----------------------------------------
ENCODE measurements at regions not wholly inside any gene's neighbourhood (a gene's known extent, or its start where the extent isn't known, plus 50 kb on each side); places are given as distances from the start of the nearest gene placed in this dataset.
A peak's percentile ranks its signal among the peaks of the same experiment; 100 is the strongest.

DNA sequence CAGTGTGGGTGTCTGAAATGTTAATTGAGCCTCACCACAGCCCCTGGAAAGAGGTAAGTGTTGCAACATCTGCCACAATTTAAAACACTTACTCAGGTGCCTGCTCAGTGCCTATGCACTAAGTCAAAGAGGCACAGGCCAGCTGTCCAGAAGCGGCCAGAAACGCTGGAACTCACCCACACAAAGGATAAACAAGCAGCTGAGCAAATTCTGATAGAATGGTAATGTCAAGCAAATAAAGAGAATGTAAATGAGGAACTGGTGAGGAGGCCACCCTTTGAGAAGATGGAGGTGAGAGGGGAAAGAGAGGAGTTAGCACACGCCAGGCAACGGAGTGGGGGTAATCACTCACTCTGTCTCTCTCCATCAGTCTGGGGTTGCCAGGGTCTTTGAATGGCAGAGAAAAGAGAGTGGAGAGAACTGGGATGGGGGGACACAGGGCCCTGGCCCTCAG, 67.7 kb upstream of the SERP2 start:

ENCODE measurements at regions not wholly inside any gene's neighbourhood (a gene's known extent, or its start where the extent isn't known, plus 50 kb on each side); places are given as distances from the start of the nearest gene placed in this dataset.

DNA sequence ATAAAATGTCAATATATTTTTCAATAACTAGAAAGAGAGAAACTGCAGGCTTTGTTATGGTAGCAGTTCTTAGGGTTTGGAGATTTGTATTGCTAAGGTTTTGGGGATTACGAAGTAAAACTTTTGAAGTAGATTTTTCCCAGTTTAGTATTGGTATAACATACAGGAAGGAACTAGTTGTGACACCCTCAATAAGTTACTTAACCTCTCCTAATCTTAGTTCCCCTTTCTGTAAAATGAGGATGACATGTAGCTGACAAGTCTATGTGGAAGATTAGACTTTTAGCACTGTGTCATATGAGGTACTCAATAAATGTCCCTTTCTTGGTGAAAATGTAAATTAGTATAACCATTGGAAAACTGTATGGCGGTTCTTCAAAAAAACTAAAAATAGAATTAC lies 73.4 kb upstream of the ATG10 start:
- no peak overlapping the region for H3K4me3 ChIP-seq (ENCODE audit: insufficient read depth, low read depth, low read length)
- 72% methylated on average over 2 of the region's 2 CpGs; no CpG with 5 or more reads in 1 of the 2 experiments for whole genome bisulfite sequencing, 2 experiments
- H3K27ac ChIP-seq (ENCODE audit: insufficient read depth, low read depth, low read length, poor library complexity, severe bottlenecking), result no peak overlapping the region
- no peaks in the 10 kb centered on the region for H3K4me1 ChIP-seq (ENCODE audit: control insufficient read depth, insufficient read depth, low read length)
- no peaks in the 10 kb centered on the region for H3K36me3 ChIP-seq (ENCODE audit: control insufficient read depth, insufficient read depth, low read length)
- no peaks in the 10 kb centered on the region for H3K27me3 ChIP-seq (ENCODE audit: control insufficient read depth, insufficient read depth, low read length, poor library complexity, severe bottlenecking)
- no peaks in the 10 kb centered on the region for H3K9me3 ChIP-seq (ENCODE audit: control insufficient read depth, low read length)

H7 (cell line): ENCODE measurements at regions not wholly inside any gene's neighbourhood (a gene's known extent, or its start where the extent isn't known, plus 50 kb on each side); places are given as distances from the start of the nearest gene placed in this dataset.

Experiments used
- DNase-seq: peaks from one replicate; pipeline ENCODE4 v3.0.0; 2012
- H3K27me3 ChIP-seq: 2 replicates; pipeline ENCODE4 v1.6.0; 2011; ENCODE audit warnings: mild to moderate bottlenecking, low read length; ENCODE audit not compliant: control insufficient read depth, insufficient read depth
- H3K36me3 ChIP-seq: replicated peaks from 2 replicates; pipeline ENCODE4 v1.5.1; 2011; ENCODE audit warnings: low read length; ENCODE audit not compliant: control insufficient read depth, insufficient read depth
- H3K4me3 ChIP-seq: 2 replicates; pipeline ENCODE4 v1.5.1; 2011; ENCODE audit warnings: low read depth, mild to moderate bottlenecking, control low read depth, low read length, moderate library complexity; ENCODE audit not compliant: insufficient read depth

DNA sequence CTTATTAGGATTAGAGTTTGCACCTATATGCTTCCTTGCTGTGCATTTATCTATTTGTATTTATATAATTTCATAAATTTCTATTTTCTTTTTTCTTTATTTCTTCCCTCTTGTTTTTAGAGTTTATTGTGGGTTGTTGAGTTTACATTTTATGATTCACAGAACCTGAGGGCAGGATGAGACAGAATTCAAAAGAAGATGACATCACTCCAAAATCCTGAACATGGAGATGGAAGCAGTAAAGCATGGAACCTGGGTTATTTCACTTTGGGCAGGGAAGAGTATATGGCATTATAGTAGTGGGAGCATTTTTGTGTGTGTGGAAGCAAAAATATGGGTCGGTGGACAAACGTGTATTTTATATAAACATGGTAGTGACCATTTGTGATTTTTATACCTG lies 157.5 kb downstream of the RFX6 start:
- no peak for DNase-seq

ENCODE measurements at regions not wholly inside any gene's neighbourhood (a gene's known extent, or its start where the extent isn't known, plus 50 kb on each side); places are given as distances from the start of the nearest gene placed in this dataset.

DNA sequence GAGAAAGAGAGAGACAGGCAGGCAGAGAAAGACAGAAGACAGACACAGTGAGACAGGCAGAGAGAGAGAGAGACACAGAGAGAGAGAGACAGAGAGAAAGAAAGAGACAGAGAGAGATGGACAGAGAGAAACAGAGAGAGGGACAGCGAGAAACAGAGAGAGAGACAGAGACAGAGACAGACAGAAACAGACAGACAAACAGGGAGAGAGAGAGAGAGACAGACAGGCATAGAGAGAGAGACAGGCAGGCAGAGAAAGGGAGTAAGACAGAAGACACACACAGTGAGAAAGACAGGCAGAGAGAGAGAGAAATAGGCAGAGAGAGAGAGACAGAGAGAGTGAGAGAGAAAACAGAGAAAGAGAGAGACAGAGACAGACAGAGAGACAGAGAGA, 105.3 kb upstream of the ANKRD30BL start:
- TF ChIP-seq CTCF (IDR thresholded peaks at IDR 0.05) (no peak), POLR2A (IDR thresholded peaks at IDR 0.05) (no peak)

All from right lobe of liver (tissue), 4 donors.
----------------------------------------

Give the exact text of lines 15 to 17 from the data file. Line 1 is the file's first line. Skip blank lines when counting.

- DNase-seq: peaks from one replicate; pipeline ENCODE4 v3.0.0; 2012
- H3K27me3 ChIP-seq: 2 replicates; pipeline ENCODE4 v1.6.0; 2011; ENCODE audit warnings: mild to moderate bottlenecking, low read length; ENCODE audit not compliant: control insufficient read depth, insufficient read depth
- H3K36me3 ChIP-seq: replicated peaks from 2 replicates; pipeline ENCODE4 v1.5.1; 2011; ENCODE audit warnings: low read length; ENCODE audit not compliant: control insufficient read depth, insufficient read depth